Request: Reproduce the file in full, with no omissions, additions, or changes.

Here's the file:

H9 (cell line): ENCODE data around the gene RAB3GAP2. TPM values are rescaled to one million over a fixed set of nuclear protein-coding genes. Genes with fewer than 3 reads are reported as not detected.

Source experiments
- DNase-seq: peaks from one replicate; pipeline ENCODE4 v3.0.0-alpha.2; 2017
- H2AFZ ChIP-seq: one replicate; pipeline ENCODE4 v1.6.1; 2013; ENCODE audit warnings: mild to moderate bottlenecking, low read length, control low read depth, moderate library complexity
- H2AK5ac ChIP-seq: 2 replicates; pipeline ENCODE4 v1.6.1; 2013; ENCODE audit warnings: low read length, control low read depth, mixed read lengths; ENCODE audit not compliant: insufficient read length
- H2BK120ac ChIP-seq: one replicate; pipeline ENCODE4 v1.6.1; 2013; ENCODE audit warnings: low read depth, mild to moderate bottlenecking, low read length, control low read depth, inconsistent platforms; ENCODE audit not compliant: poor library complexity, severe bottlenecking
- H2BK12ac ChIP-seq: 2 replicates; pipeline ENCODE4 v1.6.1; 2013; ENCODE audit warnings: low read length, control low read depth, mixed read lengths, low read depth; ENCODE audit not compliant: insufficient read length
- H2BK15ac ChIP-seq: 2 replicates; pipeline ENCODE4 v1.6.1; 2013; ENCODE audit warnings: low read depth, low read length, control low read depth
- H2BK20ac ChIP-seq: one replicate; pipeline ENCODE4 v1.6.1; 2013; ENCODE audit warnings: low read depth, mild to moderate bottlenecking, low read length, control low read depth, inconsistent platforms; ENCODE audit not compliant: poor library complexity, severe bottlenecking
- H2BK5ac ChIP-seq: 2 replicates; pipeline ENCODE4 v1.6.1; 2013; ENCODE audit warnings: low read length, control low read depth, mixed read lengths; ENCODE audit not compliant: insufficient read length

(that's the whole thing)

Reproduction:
H9 (cell line): ENCODE data around the gene RAB3GAP2. TPM values are rescaled to one million over a fixed set of nuclear protein-coding genes. Genes with fewer than 3 reads are reported as not detected.

Source experiments
- DNase-seq: peaks from one replicate; pipeline ENCODE4 v3.0.0-alpha.2; 2017
- H2AFZ ChIP-seq: one replicate; pipeline ENCODE4 v1.6.1; 2013; ENCODE audit warnings: mild to moderate bottlenecking, low read length, control low read depth, moderate library complexity
- H2AK5ac ChIP-seq: 2 replicates; pipeline ENCODE4 v1.6.1; 2013; ENCODE audit warnings: low read length, control low read depth, mixed read lengths; ENCODE audit not compliant: insufficient read length
- H2BK120ac ChIP-seq: one replicate; pipeline ENCODE4 v1.6.1; 2013; ENCODE audit warnings: low read depth, mild to moderate bottlenecking, low read length, control low read depth, inconsistent platforms; ENCODE audit not compliant: poor library complexity, severe bottlenecking
- H2BK12ac ChIP-seq: 2 replicates; pipeline ENCODE4 v1.6.1; 2013; ENCODE audit warnings: low read length, control low read depth, mixed read lengths, low read depth; ENCODE audit not compliant: insufficient read length
- H2BK15ac ChIP-seq: 2 replicates; pipeline ENCODE4 v1.6.1; 2013; ENCODE audit warnings: low read depth, low read length, control low read depth
- H2BK20ac ChIP-seq: one replicate; pipeline ENCODE4 v1.6.1; 2013; ENCODE audit warnings: low read depth, mild to moderate bottlenecking, low read length, control low read depth, inconsistent platforms; ENCODE audit not compliant: poor library complexity, severe bottlenecking
- H2BK5ac ChIP-seq: 2 replicates; pipeline ENCODE4 v1.6.1; 2013; ENCODE audit warnings: low read length, control low read depth, mixed read lengths; ENCODE audit not compliant: insufficient read length